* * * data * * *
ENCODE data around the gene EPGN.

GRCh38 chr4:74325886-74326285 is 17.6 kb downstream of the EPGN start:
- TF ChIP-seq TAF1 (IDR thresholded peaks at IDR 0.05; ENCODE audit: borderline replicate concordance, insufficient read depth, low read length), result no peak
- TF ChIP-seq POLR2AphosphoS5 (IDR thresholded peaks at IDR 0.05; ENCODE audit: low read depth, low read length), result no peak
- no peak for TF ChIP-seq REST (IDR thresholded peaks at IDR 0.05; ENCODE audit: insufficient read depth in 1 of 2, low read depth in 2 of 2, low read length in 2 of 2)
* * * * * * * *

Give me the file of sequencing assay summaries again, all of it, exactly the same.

ENCODE data around the gene EPGN.

GRCh38 chr4:74325886-74326285 is 17.6 kb downstream of the EPGN start:
- TF ChIP-seq TAF1 (IDR thresholded peaks at IDR 0.05; ENCODE audit: borderline replicate concordance, insufficient read depth, low read length), result no peak
- TF ChIP-seq POLR2AphosphoS5 (IDR thresholded peaks at IDR 0.05; ENCODE audit: low read depth, low read length), result no peak
- no peak for TF ChIP-seq REST (IDR thresholded peaks at IDR 0.05; ENCODE audit: insufficient read depth in 1 of 2, low read depth in 2 of 2, low read length in 2 of 2)